A recent study, affiliated with UNIST has introduced a new type of organic solar cells with high flexibility that can withstand up to 100 continual bending/unbending cycles. This study demonstrates a simple processing route to potentially produce highly efficient stretchable photoactive layers for wearable all‐PSCs.
This breakthrough has been led by Professor Changduk Yang in the School of Energy and Chemical Engineering in collaboration with Professor Hyesung Park in the School of Energy and Chemical Engineering at UNIST.
In the study, the research team succeeded in developing highly flexible and efficient organic solar cells, using elastic silicon-based polymers. The team reported that the new all-polymer solar cells (all-PSCs) where all the layers are made from polymers showed promising stability by maintaining more than 90% of their initial performance after 100 bending cycles.
Organic solar cells (OSCs) are far less expensive and easier to manufacture than the current generation of silicon-based solar cells. In particular, they have attracted considerable attention in recent years due to their promising applications in flexible displays and portable electronic devices, thus have been regarded as the next-generation solar cell candidate. Research efforts directed to improving the power conversion efficiencies of OSCs has driven it to above 10%, thus reaching a viable level for commercialization.
Conventional OSCs are less desirable for emerging flexible applications since the brittleness of the photoactive layer and indium tin oxide (ITO) thin films have a tendency to crack and fail under bending and flexing. In extreme cases, severe bending may also result in reduced performance and cell damage.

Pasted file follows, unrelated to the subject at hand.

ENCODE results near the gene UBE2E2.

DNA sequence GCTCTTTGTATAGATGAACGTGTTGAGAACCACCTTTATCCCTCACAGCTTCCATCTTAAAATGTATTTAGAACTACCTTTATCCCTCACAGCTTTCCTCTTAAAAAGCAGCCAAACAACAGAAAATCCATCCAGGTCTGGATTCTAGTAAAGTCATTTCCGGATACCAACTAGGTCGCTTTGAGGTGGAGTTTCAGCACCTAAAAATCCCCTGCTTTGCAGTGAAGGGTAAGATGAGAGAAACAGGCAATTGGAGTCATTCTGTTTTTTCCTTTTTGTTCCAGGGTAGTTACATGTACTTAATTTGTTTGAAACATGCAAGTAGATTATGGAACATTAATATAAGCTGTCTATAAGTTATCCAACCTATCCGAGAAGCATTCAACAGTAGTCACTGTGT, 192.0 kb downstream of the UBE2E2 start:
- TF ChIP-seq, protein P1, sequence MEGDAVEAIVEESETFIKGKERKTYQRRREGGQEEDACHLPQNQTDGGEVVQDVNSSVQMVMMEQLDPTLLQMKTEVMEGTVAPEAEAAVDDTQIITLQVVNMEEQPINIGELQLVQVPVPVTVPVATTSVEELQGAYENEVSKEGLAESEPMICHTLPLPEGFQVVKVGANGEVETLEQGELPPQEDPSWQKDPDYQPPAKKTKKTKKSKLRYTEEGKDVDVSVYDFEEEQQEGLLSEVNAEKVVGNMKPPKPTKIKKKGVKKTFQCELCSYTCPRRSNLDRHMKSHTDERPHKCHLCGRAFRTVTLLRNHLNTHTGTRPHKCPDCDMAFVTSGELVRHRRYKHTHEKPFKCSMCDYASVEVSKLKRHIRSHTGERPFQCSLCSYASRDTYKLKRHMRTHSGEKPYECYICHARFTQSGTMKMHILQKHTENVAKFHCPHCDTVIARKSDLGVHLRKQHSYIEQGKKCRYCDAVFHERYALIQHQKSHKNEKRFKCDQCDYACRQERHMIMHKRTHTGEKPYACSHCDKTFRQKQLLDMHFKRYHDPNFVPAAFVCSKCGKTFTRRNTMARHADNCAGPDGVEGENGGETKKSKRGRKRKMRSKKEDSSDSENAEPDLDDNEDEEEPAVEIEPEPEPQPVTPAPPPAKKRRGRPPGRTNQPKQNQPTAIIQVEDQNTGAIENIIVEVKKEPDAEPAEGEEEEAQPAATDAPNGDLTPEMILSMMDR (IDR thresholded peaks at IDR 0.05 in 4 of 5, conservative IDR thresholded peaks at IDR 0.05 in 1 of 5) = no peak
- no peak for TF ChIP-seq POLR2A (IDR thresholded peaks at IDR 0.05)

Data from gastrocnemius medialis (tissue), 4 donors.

In this work, Professor Yang and his research team have found out a new technique that could significantly enhance the flexibility of OSCs. The team used a processing polymer additive with high viscosity to improve stretchability in the photoactive layers and also replaced the ITO films with other flexible materials, thus enabled high‐performance all‐PSCs with mechanical durability.
“Our focus was to develop a new type of additive that does not influence the existing materials, as blending photoactive layers with additives may lead to a reduction in the overall performance of OSC devices,” says Dr. ShanShan Chen in the School of Energy and Chemical Engineering at UNIST, the first author of the study. “Through chemical reaction between silicon-based polymers and styrene, we have succeeded in developing a rubber-like polymers.”
In the study, researchers developed a high‐viscosity hydrophobic PDPS that has an approximately fourfold enhancement in viscosity by grafting reaction of styrene to the PDMS backbone and have applied it as a processing additive to the TQ‐F:N2200‐based all‐PSCs.
Their new OSCs with high‐viscosity processing polymer additive not only exhibited a high PCE of 5.60 %, but also maintained 90 % of the initial PCE after 100 bending cycles with a bending radius of 3.0 mm. In addition, through analysis of photoelectric conversion performance and mechanical stability, the researchers found out that the additive is properly mixed with the conventional photoactive layer material, maintaining the efficiency and increasing the stretchability.
“The organic solar cell developed this time is mechanically stable and has elasticity, and the commercialization process will be much easier by using commercially favorable materials,” says Sungwoo Jung in in the Combined M.S./Ph.D. program of Energy and Chemical Engineering at UNIST, the first co-author of the study. “Through various analyzes, the silicon-based additive has the potential to give flexibility of the organic solar cell.”
“Our results provide a feasible route for producing high‐performance ductile all‐PSCs, which can potentially be used to realize stretchable all‐PSCs as a linchpin of next‐generation electronics,” says Professor Yang who supervised the entire research.
The findings of this study have been published in the October issue of Angewandte Chemie.
Shanshan Chen et al., “Highly Flexible and Efficient All‐Polymer Solar Cells with High‐Viscosity Processing Polymer Additive toward Potential of Stretchable Devices,” Angewandte Chemie, (2018).